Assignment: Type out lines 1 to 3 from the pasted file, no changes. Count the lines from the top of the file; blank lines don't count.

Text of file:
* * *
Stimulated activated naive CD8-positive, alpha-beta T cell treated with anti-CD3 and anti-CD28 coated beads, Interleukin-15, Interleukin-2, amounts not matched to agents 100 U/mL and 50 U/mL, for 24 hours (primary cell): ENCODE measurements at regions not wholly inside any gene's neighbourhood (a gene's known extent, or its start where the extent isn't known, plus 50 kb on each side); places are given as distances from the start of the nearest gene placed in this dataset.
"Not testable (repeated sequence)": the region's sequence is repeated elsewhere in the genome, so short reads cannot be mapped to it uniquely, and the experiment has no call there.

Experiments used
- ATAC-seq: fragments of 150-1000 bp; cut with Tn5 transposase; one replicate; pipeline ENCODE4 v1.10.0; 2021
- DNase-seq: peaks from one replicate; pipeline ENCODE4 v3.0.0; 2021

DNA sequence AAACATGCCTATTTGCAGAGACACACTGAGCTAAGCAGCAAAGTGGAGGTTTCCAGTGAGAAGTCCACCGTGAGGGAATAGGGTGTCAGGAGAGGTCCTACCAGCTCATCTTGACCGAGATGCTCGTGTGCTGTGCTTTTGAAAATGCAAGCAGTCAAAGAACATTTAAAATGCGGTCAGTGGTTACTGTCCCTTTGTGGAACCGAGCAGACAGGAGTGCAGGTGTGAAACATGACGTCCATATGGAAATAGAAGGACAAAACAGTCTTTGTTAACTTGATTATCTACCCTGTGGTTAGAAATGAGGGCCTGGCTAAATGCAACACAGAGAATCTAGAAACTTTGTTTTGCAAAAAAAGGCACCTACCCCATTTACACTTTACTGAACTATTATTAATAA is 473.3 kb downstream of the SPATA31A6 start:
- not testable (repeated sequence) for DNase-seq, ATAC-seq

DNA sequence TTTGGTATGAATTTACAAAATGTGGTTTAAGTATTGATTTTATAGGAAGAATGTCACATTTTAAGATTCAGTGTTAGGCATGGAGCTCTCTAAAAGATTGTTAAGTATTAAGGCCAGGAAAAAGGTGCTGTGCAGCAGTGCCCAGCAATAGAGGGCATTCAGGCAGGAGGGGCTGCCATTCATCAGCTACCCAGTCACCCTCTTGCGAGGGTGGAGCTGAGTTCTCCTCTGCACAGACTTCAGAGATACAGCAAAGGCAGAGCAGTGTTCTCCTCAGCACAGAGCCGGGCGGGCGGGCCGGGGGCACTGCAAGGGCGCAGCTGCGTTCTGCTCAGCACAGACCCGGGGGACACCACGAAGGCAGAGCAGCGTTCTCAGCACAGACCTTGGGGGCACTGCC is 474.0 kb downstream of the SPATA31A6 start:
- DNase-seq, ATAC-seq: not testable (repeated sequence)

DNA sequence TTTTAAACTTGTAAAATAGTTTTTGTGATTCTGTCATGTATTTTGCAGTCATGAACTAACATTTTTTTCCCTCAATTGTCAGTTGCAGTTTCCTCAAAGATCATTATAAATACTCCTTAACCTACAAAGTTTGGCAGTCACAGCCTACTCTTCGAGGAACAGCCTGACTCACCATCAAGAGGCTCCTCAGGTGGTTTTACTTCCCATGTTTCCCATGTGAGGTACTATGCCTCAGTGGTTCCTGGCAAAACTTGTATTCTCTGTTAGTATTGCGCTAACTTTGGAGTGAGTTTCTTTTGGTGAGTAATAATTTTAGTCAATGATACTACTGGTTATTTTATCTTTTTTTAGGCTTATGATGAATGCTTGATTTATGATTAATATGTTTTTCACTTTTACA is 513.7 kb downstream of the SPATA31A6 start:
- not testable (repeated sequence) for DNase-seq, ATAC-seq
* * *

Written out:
Stimulated activated naive CD8-positive, alpha-beta T cell treated with anti-CD3 and anti-CD28 coated beads, Interleukin-15, Interleukin-2, amounts not matched to agents 100 U/mL and 50 U/mL, for 24 hours (primary cell): ENCODE measurements at regions not wholly inside any gene's neighbourhood (a gene's known extent, or its start where the extent isn't known, plus 50 kb on each side); places are given as distances from the start of the nearest gene placed in this dataset.
"Not testable (repeated sequence)": the region's sequence is repeated elsewhere in the genome, so short reads cannot be mapped to it uniquely, and the experiment has no call there.

Experiments used